During tissue morphogenesis and differentiation, cells must self-renew while contemporaneously generating daughters that contribute to the growing tissue. How tissues achieve this precise balance between proliferation and differentiation is, in most instances, poorly understood. This is in part due to the difficulties in dissociating the mechanisms that underlie tissue patterning from those that regulate proliferation. In the migrating posterior lateral line primordium (PLLP), proliferation is predominantly localised to the leading zone. As cells emerge from this zone, they periodically organise into rosettes that subsequently dissociate from the primordium and differentiate as neuromasts. Despite this reiterative loss of cells, the primordium maintains its size through regenerative cell proliferation until it reaches the tail. In this study, we identify a null mutation in the Wnt-pathway transcription factor Lef1 and show that its activity is required to maintain proliferation in the progenitor pool of cells that sustains the PLLP as it undergoes migration, morphogenesis and differentiation. In absence of Lef1, the leading zone becomes depleted of cells during its migration leading to the collapse of the primordium into a couple of terminal neuromasts. We show that this behaviour resembles the process by which the PLLP normally ends its migration, suggesting that suppression of Wnt signalling is required for termination of neuromast production in the tail. Our data support a model in which Lef1 sustains proliferation of leading zone progenitors, maintaining the primordium size and defining neuromast deposition rate.

INTRODUCTION

Tissue morphogenesis requires the coordination of proliferation, patterning, movement/migration and differentiation. Failure in any of these processes can lead to developmental abnormalities that affect the pattern, shape, size and cellular composition of the tissue. The developing posterior lateral line organ has proved to be an outstanding structure in which to explore these events (Dambly-Chaudière et al., 2003; Ghysen and Dambly-Chaudière, 2007; Friedl and Gilmour, 2009).

The lateral line is a mechanosensory organ that is built through a coordinated process of collective cell migration, proliferation, epithelial morphogenesis and differentiation. The posterior lateral line (PLL) of the trunk and tail arises from placodal cells that undergo partial epithelial-mesenchymal transition and acquire migratory properties. A group of about 100 of these cells, the PLL primordium (PLLP), undergoes caudally directed collective cell migration along the myoseptum, regularly depositing groups of ∼20 cells that will differentiate as the accessory and hair cells of the mature neuromast (Metcalfe et al., 1985; Ghysen and Dambly-Chaudière, 2004). Prior to deposition, cells in the trailing zone of the primordium become organised into rosette-like epithelial structures that mature into pro-neuromasts, which are reiteratively formed and deposited every 3-4 hours. When the primordium reaches the end of the tail, it fragments into two or three terminal neuromasts.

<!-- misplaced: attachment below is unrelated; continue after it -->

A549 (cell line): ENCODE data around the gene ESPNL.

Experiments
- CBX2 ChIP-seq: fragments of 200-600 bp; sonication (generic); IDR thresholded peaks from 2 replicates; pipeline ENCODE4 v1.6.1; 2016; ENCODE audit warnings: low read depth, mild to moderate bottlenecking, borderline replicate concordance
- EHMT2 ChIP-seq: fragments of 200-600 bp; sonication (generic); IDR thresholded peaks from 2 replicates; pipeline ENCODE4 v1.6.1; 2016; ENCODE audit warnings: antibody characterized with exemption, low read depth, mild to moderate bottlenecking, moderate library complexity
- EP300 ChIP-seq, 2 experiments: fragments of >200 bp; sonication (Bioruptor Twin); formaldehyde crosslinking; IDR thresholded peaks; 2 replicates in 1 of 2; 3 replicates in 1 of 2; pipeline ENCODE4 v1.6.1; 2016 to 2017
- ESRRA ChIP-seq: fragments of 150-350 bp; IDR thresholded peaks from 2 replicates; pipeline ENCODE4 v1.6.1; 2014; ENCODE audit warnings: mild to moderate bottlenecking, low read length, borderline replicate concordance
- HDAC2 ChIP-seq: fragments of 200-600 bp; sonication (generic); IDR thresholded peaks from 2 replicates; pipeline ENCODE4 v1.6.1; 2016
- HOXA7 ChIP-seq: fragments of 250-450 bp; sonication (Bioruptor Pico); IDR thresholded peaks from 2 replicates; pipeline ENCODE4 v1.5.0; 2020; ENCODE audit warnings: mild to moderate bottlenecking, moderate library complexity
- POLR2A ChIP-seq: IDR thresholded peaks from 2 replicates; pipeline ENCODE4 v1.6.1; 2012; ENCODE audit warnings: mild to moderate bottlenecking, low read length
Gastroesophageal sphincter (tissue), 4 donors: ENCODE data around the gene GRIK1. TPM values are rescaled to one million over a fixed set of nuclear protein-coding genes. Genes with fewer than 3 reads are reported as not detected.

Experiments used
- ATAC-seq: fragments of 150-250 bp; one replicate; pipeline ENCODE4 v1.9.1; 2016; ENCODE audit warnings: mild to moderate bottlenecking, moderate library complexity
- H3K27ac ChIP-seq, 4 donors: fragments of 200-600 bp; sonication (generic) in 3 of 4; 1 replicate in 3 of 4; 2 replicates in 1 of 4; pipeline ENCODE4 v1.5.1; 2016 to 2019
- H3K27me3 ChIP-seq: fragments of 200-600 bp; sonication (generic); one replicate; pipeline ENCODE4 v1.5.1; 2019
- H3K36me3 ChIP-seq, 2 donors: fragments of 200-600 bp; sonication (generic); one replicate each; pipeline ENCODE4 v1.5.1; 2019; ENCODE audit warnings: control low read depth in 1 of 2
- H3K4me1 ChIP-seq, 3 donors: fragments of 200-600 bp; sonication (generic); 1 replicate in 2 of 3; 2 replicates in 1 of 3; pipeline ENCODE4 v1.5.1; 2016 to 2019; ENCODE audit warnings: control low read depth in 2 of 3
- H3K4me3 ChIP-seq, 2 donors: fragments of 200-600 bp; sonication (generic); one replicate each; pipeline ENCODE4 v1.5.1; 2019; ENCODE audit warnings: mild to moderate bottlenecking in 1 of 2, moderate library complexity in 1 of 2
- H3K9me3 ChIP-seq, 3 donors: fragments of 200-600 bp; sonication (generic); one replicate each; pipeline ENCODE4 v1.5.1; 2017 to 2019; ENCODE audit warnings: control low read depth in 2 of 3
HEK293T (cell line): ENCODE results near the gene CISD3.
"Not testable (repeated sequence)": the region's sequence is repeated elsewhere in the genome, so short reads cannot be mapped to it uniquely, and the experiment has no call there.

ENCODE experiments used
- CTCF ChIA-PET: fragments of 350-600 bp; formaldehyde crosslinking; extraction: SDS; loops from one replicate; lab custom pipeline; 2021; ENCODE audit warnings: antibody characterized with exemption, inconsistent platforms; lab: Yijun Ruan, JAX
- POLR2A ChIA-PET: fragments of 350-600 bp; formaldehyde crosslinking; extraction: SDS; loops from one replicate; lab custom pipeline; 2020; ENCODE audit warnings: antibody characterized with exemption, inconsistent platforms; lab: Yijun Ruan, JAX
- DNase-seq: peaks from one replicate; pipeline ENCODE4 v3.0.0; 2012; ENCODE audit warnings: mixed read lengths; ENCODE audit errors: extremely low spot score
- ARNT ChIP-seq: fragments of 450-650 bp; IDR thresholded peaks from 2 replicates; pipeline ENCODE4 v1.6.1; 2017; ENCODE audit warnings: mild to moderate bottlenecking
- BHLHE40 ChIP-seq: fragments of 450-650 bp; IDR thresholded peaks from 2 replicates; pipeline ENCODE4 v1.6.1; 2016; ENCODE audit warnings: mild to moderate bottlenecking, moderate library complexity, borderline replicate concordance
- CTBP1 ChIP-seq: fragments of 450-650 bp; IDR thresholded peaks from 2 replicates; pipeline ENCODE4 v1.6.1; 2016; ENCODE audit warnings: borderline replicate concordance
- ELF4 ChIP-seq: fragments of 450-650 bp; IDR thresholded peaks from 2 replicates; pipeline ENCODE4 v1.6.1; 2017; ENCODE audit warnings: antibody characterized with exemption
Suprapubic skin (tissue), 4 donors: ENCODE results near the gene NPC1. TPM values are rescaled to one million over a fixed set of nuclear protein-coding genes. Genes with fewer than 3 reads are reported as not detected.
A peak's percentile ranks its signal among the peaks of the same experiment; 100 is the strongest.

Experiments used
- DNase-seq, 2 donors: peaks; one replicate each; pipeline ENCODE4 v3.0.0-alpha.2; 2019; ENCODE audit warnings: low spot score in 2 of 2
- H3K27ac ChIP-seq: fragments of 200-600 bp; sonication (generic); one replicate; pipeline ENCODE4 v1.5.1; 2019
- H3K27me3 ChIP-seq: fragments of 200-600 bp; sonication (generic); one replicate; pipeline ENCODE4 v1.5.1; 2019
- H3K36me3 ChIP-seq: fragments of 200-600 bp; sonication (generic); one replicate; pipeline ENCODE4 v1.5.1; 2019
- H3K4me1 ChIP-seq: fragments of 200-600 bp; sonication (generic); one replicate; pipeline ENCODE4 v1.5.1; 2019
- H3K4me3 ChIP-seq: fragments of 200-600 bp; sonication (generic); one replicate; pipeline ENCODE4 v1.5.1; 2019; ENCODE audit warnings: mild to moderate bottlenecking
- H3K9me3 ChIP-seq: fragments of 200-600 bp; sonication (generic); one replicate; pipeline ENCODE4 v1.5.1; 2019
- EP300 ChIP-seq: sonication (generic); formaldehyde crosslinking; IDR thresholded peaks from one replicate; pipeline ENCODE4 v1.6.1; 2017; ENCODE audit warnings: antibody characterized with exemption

Despite the loss of cells that results from neuromast deposition, the PLLP maintains its size through compensatory homeostatic cell proliferation: only gradually diminishing in size as it approaches the tail tip. Indeed, it is estimated that the total number of cells increases threefold during migration (Gompel et al., 2001). Cell division occurs throughout the entire primordium, but is twice as high in the leading zone compared with the trailing zone (Laguerre et al., 2005). Consequently, precursors are continuously fed from the leading zone to the trailing zone as the primordium loses cells due to neuromast deposition, contributing to cell number homeostasis (Nechiporuk and Raible, 2008).

In addition to replenishing cells, the leading zone regulates the internal patterning and migration of the PLLP (Haas and Gilmour, 2006; Ghysen and Dambly-Chaudiere, 2007). The spatially polarised distribution of different chemokine receptors within the primordium is required for correct migration (David et al., 2002; Haas and Gilmour, 2006; Valentin et al., 2007; Dambly-Chaudiere et al., 2007) and this regionalisation of the primordium is dependent upon signalling from the leading zone. For example, Wnt activity in the leading zone is proposed to restrict Fgf pathway activation to the central and trailing zones (Aman and Piotrowski, 2008). Fgf signalling promotes epithelialisation, formation of pro-neuromasts and differentiation of neuromast cells (Lecaudey et al., 2008; Nechiporuk and Raible, 2008; Matsuda and Chitnis, 2010). Reciprocally, Fgf signalling induces expression of the secreted Wnt inhibitor Dkk1 that limits Wnt signalling to the leading zone (Aman and Piotrowski, 2008). Therefore, the leading zone is both a source of cells for proneuromast formation and a patterning centre that regulates the internal organisation of the primordium.

In this study, we explore how cell proliferation within the leading zone contributes to PLL development, primarily through analysis of the role of Lef1, a transcriptional effector of Wnt/β-catenin signalling. This pathway has been proposed to influence many events in PLL development including proneuromast formation, periodicity of neuromast deposition and proliferation (Aman and Piotrowski, 2008; Aman et al., 2011; Gamba et al., 2010). Lef1 has been suggested to regulate cell proliferation in the placodal field, early during the development of the PLL (Gamba et al., 2010). However, to date, no studies have definitively resolved what processes specific to Wnt/β-catenin signalling are required for PLL development, and a genetic dissection of the role of this pathway remains unexplored.